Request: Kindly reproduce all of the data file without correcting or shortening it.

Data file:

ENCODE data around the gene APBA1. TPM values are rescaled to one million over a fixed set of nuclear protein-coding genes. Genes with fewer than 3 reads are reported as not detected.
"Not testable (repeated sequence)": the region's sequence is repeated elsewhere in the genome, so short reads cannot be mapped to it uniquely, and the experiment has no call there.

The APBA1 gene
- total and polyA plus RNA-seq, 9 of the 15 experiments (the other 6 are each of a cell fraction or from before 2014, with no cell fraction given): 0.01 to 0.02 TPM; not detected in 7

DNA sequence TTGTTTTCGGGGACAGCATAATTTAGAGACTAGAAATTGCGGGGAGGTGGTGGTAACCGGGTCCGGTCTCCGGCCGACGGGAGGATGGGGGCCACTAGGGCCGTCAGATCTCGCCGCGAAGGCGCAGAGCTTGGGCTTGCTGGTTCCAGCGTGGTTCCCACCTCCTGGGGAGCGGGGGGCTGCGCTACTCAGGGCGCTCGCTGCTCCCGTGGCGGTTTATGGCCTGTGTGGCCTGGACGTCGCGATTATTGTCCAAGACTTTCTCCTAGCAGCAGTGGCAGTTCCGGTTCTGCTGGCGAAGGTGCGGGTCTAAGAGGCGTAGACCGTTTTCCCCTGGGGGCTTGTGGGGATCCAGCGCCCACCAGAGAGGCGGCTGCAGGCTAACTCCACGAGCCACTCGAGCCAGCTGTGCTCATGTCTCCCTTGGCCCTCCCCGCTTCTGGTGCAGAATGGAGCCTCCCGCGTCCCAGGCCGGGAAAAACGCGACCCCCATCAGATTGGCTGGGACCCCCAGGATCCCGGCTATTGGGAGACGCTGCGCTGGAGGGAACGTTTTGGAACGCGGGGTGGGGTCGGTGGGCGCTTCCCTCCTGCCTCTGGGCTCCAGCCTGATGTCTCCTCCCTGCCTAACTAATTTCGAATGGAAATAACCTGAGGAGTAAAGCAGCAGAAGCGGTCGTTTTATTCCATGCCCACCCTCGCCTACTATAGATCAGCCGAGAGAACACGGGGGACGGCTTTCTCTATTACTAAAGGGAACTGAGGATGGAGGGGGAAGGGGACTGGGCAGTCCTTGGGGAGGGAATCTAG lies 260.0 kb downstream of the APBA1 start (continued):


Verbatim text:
ENCODE data around the gene APBA1. TPM values are rescaled to one million over a fixed set of nuclear protein-coding genes. Genes with fewer than 3 reads are reported as not detected.
"Not testable (repeated sequence)": the region's sequence is repeated elsewhere in the genome, so short reads cannot be mapped to it uniquely, and the experiment has no call there.

The APBA1 gene
- total and polyA plus RNA-seq, 9 of the 15 experiments (the other 6 are each of a cell fraction or from before 2014, with no cell fraction given): 0.01 to 0.02 TPM; not detected in 7

DNA sequence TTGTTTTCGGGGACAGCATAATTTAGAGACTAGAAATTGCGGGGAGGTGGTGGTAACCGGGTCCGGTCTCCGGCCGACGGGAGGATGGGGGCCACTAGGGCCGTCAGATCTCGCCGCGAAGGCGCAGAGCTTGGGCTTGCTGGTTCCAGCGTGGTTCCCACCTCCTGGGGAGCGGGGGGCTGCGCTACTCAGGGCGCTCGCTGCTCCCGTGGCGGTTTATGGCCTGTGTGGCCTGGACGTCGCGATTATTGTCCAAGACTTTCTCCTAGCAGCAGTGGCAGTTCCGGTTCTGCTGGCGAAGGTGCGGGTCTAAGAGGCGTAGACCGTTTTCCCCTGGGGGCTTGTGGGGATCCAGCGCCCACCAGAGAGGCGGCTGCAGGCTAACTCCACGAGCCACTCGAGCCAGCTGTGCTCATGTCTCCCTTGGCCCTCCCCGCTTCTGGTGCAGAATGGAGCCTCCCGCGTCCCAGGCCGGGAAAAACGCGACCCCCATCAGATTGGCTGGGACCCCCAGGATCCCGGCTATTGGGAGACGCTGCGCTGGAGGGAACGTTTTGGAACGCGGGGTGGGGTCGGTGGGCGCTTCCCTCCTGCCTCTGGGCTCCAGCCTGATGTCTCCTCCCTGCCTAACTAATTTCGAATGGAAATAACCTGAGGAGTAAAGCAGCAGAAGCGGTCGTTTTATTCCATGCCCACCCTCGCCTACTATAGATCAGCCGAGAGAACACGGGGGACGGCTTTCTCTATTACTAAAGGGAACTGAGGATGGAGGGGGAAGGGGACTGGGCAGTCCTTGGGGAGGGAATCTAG lies 260.0 kb downstream of the APBA1 start (continued):